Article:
NJ Transit Withdraws Permit for Fracked Gas Plant

State agency makes move after widespread community opposition

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Climate and Energy

For Immediate Release

NJ Transit has formally withdrawn its application to build a new 140-megawatt fracked gas power plant in Kearny.

The dirty energy plant, part of the agency’s NJ TRANSITGRID TRACTION POWER SYSTEM, has been strongly opposed by local residents, elected officials and climate activists. The plant was to be partly funded by a federal grant tied to Superstorm Sandy recovery.

In response to the decision, Food & Water Watch New Jersey State Director Matt Smith released the following statement: 

“This is a huge win for clean air and clean energy in NJ. In the midst of a deadly pandemic and escalating climate crisis, New Jersey cannot afford to build any new fossil fuel power projects, full stop. This is a major step towards fulfilling Governor Murphy’s commitments to fight climate change and protect environmental justice, and puts NJ TRANSIT on track to lead the country in developing resilient, carbon free public transportation solutions.”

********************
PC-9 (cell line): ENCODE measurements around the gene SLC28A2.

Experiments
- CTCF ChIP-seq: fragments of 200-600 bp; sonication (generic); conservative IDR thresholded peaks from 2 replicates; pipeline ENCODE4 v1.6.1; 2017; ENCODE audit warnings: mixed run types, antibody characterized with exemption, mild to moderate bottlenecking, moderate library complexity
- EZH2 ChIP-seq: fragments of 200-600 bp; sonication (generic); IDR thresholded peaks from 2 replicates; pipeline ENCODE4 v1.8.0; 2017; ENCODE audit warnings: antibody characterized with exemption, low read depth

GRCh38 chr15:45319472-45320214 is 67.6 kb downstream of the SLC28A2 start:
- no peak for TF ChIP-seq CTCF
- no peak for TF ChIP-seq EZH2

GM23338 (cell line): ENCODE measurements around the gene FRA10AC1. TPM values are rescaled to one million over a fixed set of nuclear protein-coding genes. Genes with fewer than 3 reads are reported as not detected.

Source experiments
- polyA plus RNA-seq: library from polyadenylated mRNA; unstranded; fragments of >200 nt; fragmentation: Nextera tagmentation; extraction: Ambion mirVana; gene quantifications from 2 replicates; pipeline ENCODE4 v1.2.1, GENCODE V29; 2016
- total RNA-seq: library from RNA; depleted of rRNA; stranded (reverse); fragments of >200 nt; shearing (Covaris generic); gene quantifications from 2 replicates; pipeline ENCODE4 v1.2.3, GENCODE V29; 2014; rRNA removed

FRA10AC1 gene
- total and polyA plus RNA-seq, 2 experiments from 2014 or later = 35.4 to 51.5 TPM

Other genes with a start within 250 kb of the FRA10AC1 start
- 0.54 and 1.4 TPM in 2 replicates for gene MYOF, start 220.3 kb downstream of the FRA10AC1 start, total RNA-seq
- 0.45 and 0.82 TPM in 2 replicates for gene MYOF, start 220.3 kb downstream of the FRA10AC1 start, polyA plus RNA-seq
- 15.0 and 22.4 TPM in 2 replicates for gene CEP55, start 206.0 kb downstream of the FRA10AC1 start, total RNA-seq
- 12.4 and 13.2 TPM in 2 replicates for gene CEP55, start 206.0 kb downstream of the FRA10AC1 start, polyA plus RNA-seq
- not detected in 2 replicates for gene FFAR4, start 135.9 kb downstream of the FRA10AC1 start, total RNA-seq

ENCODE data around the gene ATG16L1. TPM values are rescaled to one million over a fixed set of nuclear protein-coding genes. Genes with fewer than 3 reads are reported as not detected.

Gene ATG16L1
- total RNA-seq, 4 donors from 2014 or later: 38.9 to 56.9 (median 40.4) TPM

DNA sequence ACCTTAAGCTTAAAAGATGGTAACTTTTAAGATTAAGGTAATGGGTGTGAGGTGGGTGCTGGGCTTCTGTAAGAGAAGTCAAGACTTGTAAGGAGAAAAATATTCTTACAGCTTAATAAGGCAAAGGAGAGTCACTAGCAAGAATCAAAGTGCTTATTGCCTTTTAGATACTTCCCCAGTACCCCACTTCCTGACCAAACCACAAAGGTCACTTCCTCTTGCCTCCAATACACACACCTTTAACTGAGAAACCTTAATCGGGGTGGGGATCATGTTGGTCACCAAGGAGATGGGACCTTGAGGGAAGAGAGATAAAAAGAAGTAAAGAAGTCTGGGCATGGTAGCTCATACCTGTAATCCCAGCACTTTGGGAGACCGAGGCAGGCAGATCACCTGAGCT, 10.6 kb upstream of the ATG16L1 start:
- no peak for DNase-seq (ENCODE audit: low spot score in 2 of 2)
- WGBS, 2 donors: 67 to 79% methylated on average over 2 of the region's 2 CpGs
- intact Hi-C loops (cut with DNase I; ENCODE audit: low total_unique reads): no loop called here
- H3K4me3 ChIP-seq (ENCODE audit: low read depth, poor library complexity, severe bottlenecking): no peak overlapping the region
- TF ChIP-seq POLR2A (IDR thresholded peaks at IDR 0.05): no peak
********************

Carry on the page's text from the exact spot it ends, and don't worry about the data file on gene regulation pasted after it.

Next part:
From the time the project’s design was made public, Food & Water Watch spearheaded a coalition of more than 60 organizations that held educational forums, organized rallies, lobbied elected officials, and spoke out at NJ TRANSIT board meetings. To date, 16 municipal governments have passed strong resolutions opposing the fracked gas plant and supporting a renewable energy alternative, including Newark, Kearny, Jersey City and Hoboken. More recently, 13 state legislators signed onto a letter calling on the governor to reject the power plant and replace it with a clean energy solution.